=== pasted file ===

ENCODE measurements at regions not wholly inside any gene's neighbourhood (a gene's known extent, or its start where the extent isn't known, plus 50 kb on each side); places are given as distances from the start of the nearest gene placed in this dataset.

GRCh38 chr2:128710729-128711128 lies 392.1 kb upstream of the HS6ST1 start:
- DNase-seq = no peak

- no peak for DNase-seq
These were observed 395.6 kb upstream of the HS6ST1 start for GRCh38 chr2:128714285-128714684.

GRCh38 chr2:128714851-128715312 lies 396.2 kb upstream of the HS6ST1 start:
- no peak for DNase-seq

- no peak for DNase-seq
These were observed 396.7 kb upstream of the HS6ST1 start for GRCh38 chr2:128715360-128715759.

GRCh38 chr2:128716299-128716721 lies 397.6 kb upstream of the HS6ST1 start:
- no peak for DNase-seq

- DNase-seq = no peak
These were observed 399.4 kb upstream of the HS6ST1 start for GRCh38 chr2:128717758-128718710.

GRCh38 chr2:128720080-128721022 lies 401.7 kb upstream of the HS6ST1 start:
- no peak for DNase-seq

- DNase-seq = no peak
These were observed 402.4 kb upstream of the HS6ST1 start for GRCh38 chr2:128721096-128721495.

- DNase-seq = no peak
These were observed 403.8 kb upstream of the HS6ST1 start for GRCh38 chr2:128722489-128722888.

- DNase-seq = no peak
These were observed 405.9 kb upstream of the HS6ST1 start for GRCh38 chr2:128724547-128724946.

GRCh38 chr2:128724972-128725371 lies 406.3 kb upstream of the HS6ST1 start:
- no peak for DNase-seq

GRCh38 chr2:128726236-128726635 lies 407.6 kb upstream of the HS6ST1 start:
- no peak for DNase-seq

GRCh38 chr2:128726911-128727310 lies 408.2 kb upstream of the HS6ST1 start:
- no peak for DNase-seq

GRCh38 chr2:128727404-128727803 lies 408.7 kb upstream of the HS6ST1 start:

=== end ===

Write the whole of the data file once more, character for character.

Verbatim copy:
ENCODE measurements at regions not wholly inside any gene's neighbourhood (a gene's known extent, or its start where the extent isn't known, plus 50 kb on each side); places are given as distances from the start of the nearest gene placed in this dataset.

GRCh38 chr2:128710729-128711128 lies 392.1 kb upstream of the HS6ST1 start:
- DNase-seq = no peak

- no peak for DNase-seq
These were observed 395.6 kb upstream of the HS6ST1 start for GRCh38 chr2:128714285-128714684.

GRCh38 chr2:128714851-128715312 lies 396.2 kb upstream of the HS6ST1 start:
- no peak for DNase-seq

- no peak for DNase-seq
These were observed 396.7 kb upstream of the HS6ST1 start for GRCh38 chr2:128715360-128715759.

GRCh38 chr2:128716299-128716721 lies 397.6 kb upstream of the HS6ST1 start:
- no peak for DNase-seq

- DNase-seq = no peak
These were observed 399.4 kb upstream of the HS6ST1 start for GRCh38 chr2:128717758-128718710.

GRCh38 chr2:128720080-128721022 lies 401.7 kb upstream of the HS6ST1 start:
- no peak for DNase-seq

- DNase-seq = no peak
These were observed 402.4 kb upstream of the HS6ST1 start for GRCh38 chr2:128721096-128721495.

- DNase-seq = no peak
These were observed 403.8 kb upstream of the HS6ST1 start for GRCh38 chr2:128722489-128722888.

- DNase-seq = no peak
These were observed 405.9 kb upstream of the HS6ST1 start for GRCh38 chr2:128724547-128724946.

GRCh38 chr2:128724972-128725371 lies 406.3 kb upstream of the HS6ST1 start:
- no peak for DNase-seq

GRCh38 chr2:128726236-128726635 lies 407.6 kb upstream of the HS6ST1 start:
- no peak for DNase-seq

GRCh38 chr2:128726911-128727310 lies 408.2 kb upstream of the HS6ST1 start:
- no peak for DNase-seq

GRCh38 chr2:128727404-128727803 lies 408.7 kb upstream of the HS6ST1 start: